Not every student working on a FURSCA project is researching an original topic. Some, like Erica Bennett, Rockford sophomore, are assisting professors on their research. Bennett spent the summer working with Dr. Zellner and Dr. McCaffrey’s research to show that two molecules could be part the origin of life. Here she talks with The Pleiad about her role in the project, which she still assisting with.
So how did you get involved with Dr. Zellner and Dr. McCaffrey’s project?
Dr. Zellner and Dr. McCaffrey had sent in a NASA proposal in the Fall of my freshman year. I had Dr. Zellner for an honors class and she mentioned it in class. I told her after class that I was really interested in doing research with her if she wanted or needed help. And then I had McCaffrey for CHEM 123 lab in the Spring and she came up to me one day and asked me if I still wanted to do research and I was like, “Yeah.”
So what is their project?
We’re looking at two molecules to recreate an impact event, which is just high pressure and high temperature. So we want to use the flat plate accelerator at the Jet Propulsion lab at Johnson Space Center. What that’ll do is take a capsule of our compound and shoot it through this gun really fast and it’ll hit a target and hopefully change into a molecule or another compound. If it turns into a compound, it shows that under impact conditions, these molecules could have changed into the backbone of RNA and therefore could have been part of the origin of life.
And what was your part in all of this?
My research this summer was to simply look at the molecules on the Gas Chromatography-Mass Spectrometer (GC-MS). No one had really looked at these two compounds before on a GC-MS or very intently, so that was my job – to find their molar mass, how they react in different solvents, how they look on the GC-MS, what’s their minimum concentration. None of us knew what to expect, and I had never taken Organic Chemistry before, so I even more didn’t know what to expect because I never really learned about these compounds before.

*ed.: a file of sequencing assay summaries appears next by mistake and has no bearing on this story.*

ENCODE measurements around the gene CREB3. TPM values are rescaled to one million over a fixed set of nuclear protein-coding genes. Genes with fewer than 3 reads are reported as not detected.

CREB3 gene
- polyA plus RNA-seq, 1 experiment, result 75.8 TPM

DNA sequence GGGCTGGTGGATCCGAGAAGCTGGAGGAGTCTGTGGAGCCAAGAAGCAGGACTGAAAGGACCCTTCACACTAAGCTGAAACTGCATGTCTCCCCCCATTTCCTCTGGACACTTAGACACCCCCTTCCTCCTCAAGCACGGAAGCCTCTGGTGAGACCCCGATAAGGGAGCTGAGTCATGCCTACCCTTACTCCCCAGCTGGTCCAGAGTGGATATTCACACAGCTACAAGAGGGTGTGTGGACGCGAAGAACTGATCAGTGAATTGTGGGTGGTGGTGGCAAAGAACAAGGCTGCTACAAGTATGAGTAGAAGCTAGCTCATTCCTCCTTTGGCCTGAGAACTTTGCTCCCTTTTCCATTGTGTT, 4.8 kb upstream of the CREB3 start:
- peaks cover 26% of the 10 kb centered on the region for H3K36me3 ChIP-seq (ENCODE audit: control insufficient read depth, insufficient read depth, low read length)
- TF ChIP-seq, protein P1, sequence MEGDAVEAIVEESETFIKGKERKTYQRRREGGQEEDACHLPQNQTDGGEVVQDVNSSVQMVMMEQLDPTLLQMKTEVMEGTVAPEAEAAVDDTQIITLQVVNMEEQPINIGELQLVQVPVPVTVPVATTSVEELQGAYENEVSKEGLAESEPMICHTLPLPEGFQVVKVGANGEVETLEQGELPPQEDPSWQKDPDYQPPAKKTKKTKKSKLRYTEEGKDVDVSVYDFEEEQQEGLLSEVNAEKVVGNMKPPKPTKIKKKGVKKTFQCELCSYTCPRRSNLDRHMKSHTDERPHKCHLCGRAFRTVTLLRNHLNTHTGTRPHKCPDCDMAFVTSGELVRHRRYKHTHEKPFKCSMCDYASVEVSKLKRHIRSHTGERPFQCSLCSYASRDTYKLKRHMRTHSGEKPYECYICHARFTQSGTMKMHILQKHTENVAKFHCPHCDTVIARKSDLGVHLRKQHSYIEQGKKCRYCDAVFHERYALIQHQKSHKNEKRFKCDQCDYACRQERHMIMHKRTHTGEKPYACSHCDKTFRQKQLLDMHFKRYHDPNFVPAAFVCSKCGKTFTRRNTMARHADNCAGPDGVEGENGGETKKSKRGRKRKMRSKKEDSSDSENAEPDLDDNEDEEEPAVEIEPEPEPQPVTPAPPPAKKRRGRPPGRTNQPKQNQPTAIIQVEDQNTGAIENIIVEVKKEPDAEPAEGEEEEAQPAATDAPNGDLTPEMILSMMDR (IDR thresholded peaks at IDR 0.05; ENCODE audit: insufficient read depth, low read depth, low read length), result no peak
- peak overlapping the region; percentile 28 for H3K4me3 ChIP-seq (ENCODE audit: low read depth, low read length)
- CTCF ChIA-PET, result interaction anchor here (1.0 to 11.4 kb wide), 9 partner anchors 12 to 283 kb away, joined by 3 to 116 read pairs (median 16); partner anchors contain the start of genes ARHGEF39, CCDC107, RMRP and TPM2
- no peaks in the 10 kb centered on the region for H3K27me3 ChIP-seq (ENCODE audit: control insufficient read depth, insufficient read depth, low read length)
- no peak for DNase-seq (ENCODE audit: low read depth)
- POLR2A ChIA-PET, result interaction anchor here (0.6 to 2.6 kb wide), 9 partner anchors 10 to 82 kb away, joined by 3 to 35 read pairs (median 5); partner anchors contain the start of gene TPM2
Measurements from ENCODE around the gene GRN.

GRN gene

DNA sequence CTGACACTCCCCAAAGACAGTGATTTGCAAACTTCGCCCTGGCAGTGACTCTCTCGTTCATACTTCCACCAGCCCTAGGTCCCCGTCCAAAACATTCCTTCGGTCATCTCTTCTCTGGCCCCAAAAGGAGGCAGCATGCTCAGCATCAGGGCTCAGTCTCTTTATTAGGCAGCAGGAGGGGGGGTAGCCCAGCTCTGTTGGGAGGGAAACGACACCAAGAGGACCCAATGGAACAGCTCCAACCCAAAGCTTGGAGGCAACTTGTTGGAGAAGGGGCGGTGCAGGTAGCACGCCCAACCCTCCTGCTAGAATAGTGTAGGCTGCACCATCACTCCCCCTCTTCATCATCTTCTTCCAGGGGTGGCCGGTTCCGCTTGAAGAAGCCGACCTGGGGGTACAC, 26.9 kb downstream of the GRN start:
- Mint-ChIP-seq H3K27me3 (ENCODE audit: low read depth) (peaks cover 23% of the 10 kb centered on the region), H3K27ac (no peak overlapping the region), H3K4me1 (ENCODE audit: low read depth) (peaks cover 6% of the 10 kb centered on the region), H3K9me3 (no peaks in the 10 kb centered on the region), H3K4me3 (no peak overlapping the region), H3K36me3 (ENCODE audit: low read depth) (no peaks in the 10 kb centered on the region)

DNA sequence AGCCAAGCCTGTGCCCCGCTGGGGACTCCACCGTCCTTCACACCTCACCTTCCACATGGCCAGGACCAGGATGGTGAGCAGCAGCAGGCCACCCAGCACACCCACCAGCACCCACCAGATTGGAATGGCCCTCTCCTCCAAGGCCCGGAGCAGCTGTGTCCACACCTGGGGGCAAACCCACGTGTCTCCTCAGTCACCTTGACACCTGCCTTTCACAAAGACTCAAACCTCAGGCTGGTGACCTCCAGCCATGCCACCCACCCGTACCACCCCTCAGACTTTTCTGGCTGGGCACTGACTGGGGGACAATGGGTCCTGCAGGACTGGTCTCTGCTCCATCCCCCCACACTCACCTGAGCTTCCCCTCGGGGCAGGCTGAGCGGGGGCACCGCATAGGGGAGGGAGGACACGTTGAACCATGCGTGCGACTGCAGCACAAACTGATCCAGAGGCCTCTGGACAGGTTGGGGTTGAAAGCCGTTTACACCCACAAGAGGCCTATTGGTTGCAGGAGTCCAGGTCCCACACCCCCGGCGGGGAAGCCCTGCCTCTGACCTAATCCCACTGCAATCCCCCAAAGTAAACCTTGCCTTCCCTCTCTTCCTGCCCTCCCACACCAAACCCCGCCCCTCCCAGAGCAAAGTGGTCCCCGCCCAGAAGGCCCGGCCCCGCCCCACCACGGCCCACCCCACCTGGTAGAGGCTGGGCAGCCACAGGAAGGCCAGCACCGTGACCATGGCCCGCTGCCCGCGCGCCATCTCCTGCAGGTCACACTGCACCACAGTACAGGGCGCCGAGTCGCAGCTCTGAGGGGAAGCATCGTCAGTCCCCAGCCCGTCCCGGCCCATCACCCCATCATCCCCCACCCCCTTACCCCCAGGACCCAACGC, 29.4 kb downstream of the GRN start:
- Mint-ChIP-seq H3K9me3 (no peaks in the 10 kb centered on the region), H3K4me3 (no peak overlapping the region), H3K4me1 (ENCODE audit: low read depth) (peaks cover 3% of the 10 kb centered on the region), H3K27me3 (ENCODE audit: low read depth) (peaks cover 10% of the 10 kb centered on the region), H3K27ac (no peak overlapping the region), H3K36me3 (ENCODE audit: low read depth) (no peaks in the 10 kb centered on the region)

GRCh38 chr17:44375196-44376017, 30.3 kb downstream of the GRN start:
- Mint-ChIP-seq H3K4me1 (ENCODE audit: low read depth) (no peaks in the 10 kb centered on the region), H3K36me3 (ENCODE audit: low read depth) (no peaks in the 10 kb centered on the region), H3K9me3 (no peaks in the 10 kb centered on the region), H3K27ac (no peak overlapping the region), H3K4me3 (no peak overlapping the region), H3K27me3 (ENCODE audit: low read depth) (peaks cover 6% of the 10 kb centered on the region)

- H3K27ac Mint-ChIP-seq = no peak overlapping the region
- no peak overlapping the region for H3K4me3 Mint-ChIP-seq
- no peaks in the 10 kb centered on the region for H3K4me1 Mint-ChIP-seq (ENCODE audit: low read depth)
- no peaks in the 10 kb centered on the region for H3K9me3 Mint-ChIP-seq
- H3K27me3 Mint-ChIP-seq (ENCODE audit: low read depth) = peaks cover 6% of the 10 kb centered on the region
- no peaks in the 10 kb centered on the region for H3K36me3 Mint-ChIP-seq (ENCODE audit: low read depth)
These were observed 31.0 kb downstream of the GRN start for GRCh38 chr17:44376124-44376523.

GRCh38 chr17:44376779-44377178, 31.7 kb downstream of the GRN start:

What does the GC-MS tell you?
So the way it works, there’s these little vials that you put a dissolved sample into. It takes a little sample – all of its electronic, so you put everything into the computer and it just goes – and it pulls out the sample and it puts it into the instrument. It injects it in, like a needle. And then it vaporizes the molecule into the gas phase and shoots electrons at it to make positive particles of the samples. Then there’s a detector that detects all the positive samples. But when it ionizes it, so when it takes an electron away from it, the molecule breaks into parts. We can look at those on a computer, it has peaks of them with their relative intensities of how many fragments we got at that peak. Each compound molecule has its own gas chromatography (GC). There’s a peak at the very end which is its molecule weight and each of the fragments is the weight of the compound that broke off at that time. So that’s what we look at, then looking at where they fragment, figuring out the fingerprint of the compound.
So what did you find out?
What we learned over the summer is that these compounds break down really fast in water. And water is something that these compounds lose. I did a really basic mortar and pestle experiment – put some compound in it, grind it for like fifteen minutes. And it was losing water, because it was sticking to the sides, so I could tell that it was changing – which is good in a molecular reaction, you want that. But I couldn’t tell why it was happening because I couldn’t really look at it. But they lose water, which means that if, in an impact condition they lose water and break down, we might not get all the stuff that’s in it because it’s breaking down so fast. So what we’re doing is taking silylating compounds, which are big molecules which basically take off the OH group on the molecules and adds the silylo group, so that it’s harder to break down and won’t break down in water. But the problem I’m having with that is that I have to find the correct percent of solvents to dissolve in. One compound doesn’t do what you expect, which is really frustrating because we don’t know why it doesn’t do what we expect. So that’s what I’m doing now when I go to the lab, silylating that compound. The other compound is good, it silylates almost completely.
So, going forward, what will happen next?
We were hoping to do a shot before Christmastime because we wanted to actually see what would happen, you know just really nervous and anxious and see it get done. But it probably won’t happen because silylating is taking over everything.
*Per request of Nicolle Zellner, specific names have been removed as the research has not been published as of yet.